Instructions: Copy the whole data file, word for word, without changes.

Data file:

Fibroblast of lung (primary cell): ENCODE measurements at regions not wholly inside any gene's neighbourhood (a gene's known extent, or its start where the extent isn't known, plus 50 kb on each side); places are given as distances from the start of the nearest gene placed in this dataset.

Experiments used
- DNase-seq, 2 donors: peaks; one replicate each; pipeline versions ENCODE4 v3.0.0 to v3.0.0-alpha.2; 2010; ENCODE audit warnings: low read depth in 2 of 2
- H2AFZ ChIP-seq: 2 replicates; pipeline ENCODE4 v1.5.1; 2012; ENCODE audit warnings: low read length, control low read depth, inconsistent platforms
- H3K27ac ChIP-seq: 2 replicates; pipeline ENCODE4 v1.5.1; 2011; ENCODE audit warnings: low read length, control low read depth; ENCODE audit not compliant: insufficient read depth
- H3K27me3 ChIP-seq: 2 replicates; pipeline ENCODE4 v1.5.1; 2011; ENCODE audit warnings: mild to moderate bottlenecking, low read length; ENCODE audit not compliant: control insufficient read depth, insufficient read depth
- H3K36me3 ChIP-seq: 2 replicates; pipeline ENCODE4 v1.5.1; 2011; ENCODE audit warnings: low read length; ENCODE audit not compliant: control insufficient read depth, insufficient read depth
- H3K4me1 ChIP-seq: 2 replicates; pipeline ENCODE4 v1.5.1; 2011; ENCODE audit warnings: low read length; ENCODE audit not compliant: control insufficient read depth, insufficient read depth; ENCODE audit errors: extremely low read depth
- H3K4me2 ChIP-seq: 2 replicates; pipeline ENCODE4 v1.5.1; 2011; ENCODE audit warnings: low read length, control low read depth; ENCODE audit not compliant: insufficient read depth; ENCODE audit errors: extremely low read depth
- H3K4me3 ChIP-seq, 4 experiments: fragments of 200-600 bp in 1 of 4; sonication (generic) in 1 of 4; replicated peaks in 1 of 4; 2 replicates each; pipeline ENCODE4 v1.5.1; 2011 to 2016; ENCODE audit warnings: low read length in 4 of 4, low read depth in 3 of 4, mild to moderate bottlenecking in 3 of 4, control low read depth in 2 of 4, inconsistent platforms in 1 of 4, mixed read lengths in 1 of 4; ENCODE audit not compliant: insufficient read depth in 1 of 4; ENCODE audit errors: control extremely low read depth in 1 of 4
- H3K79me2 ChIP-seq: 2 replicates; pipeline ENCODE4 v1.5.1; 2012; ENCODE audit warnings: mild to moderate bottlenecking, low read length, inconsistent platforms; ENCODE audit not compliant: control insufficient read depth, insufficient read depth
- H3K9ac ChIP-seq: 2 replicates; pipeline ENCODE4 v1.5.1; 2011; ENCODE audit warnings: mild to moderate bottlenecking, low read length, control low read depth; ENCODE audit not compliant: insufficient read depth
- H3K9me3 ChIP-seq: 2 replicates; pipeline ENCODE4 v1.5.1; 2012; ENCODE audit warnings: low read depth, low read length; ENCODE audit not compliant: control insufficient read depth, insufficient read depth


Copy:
Fibroblast of lung (primary cell): ENCODE measurements at regions not wholly inside any gene's neighbourhood (a gene's known extent, or its start where the extent isn't known, plus 50 kb on each side); places are given as distances from the start of the nearest gene placed in this dataset.

Experiments used
- DNase-seq, 2 donors: peaks; one replicate each; pipeline versions ENCODE4 v3.0.0 to v3.0.0-alpha.2; 2010; ENCODE audit warnings: low read depth in 2 of 2
- H2AFZ ChIP-seq: 2 replicates; pipeline ENCODE4 v1.5.1; 2012; ENCODE audit warnings: low read length, control low read depth, inconsistent platforms
- H3K27ac ChIP-seq: 2 replicates; pipeline ENCODE4 v1.5.1; 2011; ENCODE audit warnings: low read length, control low read depth; ENCODE audit not compliant: insufficient read depth
- H3K27me3 ChIP-seq: 2 replicates; pipeline ENCODE4 v1.5.1; 2011; ENCODE audit warnings: mild to moderate bottlenecking, low read length; ENCODE audit not compliant: control insufficient read depth, insufficient read depth
- H3K36me3 ChIP-seq: 2 replicates; pipeline ENCODE4 v1.5.1; 2011; ENCODE audit warnings: low read length; ENCODE audit not compliant: control insufficient read depth, insufficient read depth
- H3K4me1 ChIP-seq: 2 replicates; pipeline ENCODE4 v1.5.1; 2011; ENCODE audit warnings: low read length; ENCODE audit not compliant: control insufficient read depth, insufficient read depth; ENCODE audit errors: extremely low read depth
- H3K4me2 ChIP-seq: 2 replicates; pipeline ENCODE4 v1.5.1; 2011; ENCODE audit warnings: low read length, control low read depth; ENCODE audit not compliant: insufficient read depth; ENCODE audit errors: extremely low read depth
- H3K4me3 ChIP-seq, 4 experiments: fragments of 200-600 bp in 1 of 4; sonication (generic) in 1 of 4; replicated peaks in 1 of 4; 2 replicates each; pipeline ENCODE4 v1.5.1; 2011 to 2016; ENCODE audit warnings: low read length in 4 of 4, low read depth in 3 of 4, mild to moderate bottlenecking in 3 of 4, control low read depth in 2 of 4, inconsistent platforms in 1 of 4, mixed read lengths in 1 of 4; ENCODE audit not compliant: insufficient read depth in 1 of 4; ENCODE audit errors: control extremely low read depth in 1 of 4
- H3K79me2 ChIP-seq: 2 replicates; pipeline ENCODE4 v1.5.1; 2012; ENCODE audit warnings: mild to moderate bottlenecking, low read length, inconsistent platforms; ENCODE audit not compliant: control insufficient read depth, insufficient read depth
- H3K9ac ChIP-seq: 2 replicates; pipeline ENCODE4 v1.5.1; 2011; ENCODE audit warnings: mild to moderate bottlenecking, low read length, control low read depth; ENCODE audit not compliant: insufficient read depth
- H3K9me3 ChIP-seq: 2 replicates; pipeline ENCODE4 v1.5.1; 2012; ENCODE audit warnings: low read depth, low read length; ENCODE audit not compliant: control insufficient read depth, insufficient read depth